The Regional Director's position, that Autotronics was not represented by counsel at the time of the settlement discussions, cannot be credited. The Board did not adhere to that position when it sent Jones a copy of the June 28 decision and order and the letter on July 5, 1978. Even the relied-upon provision of the memorandum, stating, "it would not be necessary to go through His attorney" (emphasis supplied), reveals that Womack did have an attorney. This provision merely indicates that Womack had been convinced that he did not need to have his attorney present at the discussion; it does not suggest that he discharged his attorney. Furthermore, the Board's brief now concedes that Jones was counsel of record throughout the proceedings.

Jones also asserts that the Board violated its own rules against Ex parte communications when the Regional Director's office transmitted the agreement and stipulation to the Board for approval without serving copies on respondent's attorney of record. See 29 C.F.R. §§ 102.111(b), 102.126, 102.128(e), 102.129(a). In his July 14 motion, Jones requested the Board to follow the provisions of 29 C.F.R. § 102.112 for failure to comply with the requirements of service by either rejecting the memorandum and stipulation or reconsidering the June 28 decision and order after proper service. The Board disposed of this claim in its August 17 order by noting that according to the stipulation the parties waived any further procedure to which they might be entitled under the rules and regulations of the Board. In view of the Board's failure to address the challenge to the validity of the stipulation, the finding of a waiver is not persuasive. Indeed, the existence of regulations providing for service upon attorneys of record would seem to imply Board recognition of the need to avoid potential abuses resulting from dealing directly with the charged party and bypassing its counsel.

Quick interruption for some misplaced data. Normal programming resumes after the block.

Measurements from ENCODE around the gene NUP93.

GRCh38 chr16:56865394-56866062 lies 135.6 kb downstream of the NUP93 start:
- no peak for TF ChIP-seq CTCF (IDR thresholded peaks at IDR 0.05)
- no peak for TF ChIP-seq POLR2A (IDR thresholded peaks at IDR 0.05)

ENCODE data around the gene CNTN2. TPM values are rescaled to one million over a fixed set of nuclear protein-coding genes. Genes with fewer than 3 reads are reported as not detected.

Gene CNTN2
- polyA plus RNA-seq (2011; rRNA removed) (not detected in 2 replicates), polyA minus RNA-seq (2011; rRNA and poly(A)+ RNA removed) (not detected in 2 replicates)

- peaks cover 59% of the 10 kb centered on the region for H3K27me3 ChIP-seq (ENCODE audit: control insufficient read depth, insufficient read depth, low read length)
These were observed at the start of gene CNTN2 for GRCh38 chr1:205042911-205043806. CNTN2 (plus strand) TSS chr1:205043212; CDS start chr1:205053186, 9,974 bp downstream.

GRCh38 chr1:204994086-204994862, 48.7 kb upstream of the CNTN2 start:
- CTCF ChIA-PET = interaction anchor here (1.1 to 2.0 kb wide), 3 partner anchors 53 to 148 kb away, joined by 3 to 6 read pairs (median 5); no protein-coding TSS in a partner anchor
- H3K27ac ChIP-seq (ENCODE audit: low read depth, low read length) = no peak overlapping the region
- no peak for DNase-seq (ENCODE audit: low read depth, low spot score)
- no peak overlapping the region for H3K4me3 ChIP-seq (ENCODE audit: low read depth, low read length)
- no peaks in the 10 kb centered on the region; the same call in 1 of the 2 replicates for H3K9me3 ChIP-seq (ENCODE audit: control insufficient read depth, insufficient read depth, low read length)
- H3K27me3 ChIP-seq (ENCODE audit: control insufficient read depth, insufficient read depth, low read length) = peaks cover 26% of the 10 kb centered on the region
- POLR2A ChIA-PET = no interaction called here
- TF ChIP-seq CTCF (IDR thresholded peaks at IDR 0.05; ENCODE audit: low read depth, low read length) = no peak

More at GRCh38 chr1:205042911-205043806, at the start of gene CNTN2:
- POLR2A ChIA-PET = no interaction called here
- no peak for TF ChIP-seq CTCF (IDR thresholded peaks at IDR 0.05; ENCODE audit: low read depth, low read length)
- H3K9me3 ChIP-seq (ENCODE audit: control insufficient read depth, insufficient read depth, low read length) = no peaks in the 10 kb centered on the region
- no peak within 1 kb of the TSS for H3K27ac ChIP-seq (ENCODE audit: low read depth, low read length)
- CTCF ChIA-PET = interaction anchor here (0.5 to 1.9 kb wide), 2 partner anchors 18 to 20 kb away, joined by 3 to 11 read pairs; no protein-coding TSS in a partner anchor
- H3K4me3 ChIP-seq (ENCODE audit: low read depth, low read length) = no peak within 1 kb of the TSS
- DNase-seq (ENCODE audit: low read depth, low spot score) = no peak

Upon careful consideration of the entire record below, we conclude that we cannot enforce the Board order based upon the stipulation. Womack and Jones's letters clearly tainted the stipulation by their allegations of coercive and unethical conduct on the part of the Board attorney, and the Board failed to present adequate evidence to refute this taint. A stipulation subject to this cloud of improprieties cannot be considered substantial evidence.6